private boolean function shouldUseFusionReactorApi() {

		// If we were UNABLE TO LOAD THE FRAPI CLASS, there's no API to consume.
		if ( isSimpleValue( FRAPIClass ) ) {

			return( false );

		}

		// Even if the FRAPI class is loaded, the underlying FusionReactor instance may
		// not yet be ready for interaction. We have to wait until .getInstance() returns
		// a non-null value.
		if ( isNull( FRAPIClass.getInstance() ) ) {

			return( false );

		}

		return( true );

	}

}

view rawJavaAgentHelper.cfc hosted with ❤ by GitHub

There’s a lot of fun, dynamic stuff going on in this code: we’re declaring a function inside of another function (that is not a closure), we’re injecting methods into a component, we’re dynamically checking the name of an invoked method, we’re messing with Public and Private scopes.

It’s just hella exciting!

Dynamically Instrumenting ColdFusion Component Methods using FusionReactor Cloud

More information about FusionReactor Cloud or to start a free trial or request a free demo

Sending FusionReactor Tracked Transaction Metrics To The Cloud Dashboard With Lucee CFML 5.2.9.40

Originally posted by Ben Nadel on February 1, 2020, reproduced by kind permission.

One of the nice features of FusionReactor is that when you create a sub-Transaction with the FRAPI, you can graph that Transaction performance against the server’s CPU and Heap profile. This helps identify correlations, bottlenecks, and performance opportunities. This works out-of-the-box with the Standalone dashboard. However, at the time of this writing, FusionReactor does not send sub-Transaction metrics to the Cloud dashboard automatically. In order to graph sub-Transaction metrics in the Cloud dashboard, you have to explicitly enable them in your ColdFusion code. This was not obvious to me; so, I wanted to demonstrate how this works in Lucee CFML 5.2.9.40.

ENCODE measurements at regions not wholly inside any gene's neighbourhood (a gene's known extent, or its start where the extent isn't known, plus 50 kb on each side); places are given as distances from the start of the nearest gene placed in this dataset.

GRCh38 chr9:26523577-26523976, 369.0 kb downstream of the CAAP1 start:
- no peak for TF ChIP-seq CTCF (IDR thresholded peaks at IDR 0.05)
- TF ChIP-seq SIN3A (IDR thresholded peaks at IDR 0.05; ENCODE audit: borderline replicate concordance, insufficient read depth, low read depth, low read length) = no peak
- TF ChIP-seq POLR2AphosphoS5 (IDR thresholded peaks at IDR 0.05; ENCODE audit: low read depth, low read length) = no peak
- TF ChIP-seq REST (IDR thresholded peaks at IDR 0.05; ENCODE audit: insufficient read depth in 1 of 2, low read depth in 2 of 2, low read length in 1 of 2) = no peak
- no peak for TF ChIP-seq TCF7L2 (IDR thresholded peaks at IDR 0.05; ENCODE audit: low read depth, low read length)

ASIDE: I want to give a special shout-out to Michael Flewitt, a Support engineer at Integral (makers of FusionReactor), who spent no less than 3-hours working with me, helping me to figure how this code works (and why I wasn’t seeing the results that I expected to see). He is a true champion!